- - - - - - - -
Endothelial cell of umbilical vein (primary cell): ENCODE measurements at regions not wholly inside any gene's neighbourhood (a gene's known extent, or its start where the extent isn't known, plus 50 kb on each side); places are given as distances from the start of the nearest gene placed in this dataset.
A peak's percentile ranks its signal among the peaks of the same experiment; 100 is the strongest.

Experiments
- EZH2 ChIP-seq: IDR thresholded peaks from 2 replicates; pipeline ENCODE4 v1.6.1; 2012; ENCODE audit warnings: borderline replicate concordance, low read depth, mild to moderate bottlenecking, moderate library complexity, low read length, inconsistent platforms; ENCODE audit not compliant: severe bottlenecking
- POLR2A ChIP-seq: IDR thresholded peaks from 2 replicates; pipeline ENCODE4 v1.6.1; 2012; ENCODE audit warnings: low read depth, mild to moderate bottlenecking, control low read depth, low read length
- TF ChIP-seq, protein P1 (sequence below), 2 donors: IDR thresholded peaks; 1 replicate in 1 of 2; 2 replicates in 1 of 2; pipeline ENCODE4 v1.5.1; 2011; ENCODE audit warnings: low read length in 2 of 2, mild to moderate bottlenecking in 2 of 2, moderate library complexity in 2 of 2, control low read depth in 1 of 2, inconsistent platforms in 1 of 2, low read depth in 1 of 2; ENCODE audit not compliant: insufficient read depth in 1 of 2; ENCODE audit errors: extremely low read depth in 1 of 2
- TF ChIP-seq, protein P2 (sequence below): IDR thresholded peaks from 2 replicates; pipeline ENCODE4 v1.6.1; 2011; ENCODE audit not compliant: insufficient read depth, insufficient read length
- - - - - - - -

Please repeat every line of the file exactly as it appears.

Endothelial cell of umbilical vein (primary cell): ENCODE measurements at regions not wholly inside any gene's neighbourhood (a gene's known extent, or its start where the extent isn't known, plus 50 kb on each side); places are given as distances from the start of the nearest gene placed in this dataset.
A peak's percentile ranks its signal among the peaks of the same experiment; 100 is the strongest.

Experiments
- EZH2 ChIP-seq: IDR thresholded peaks from 2 replicates; pipeline ENCODE4 v1.6.1; 2012; ENCODE audit warnings: borderline replicate concordance, low read depth, mild to moderate bottlenecking, moderate library complexity, low read length, inconsistent platforms; ENCODE audit not compliant: severe bottlenecking
- POLR2A ChIP-seq: IDR thresholded peaks from 2 replicates; pipeline ENCODE4 v1.6.1; 2012; ENCODE audit warnings: low read depth, mild to moderate bottlenecking, control low read depth, low read length
- TF ChIP-seq, protein P1 (sequence below), 2 donors: IDR thresholded peaks; 1 replicate in 1 of 2; 2 replicates in 1 of 2; pipeline ENCODE4 v1.5.1; 2011; ENCODE audit warnings: low read length in 2 of 2, mild to moderate bottlenecking in 2 of 2, moderate library complexity in 2 of 2, control low read depth in 1 of 2, inconsistent platforms in 1 of 2, low read depth in 1 of 2; ENCODE audit not compliant: insufficient read depth in 1 of 2; ENCODE audit errors: extremely low read depth in 1 of 2
- TF ChIP-seq, protein P2 (sequence below): IDR thresholded peaks from 2 replicates; pipeline ENCODE4 v1.6.1; 2011; ENCODE audit not compliant: insufficient read depth, insufficient read length